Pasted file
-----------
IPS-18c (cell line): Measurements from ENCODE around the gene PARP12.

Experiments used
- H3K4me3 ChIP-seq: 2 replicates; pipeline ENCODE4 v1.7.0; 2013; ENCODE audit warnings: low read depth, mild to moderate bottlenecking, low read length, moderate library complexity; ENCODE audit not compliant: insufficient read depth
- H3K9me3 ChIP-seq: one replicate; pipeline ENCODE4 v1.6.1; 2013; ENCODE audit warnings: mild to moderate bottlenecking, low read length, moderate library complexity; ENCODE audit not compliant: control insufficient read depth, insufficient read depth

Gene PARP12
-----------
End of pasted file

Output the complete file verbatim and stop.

IPS-18c (cell line): Measurements from ENCODE around the gene PARP12.

Experiments used
- H3K4me3 ChIP-seq: 2 replicates; pipeline ENCODE4 v1.7.0; 2013; ENCODE audit warnings: low read depth, mild to moderate bottlenecking, low read length, moderate library complexity; ENCODE audit not compliant: insufficient read depth
- H3K9me3 ChIP-seq: one replicate; pipeline ENCODE4 v1.6.1; 2013; ENCODE audit warnings: mild to moderate bottlenecking, low read length, moderate library complexity; ENCODE audit not compliant: control insufficient read depth, insufficient read depth

Gene PARP12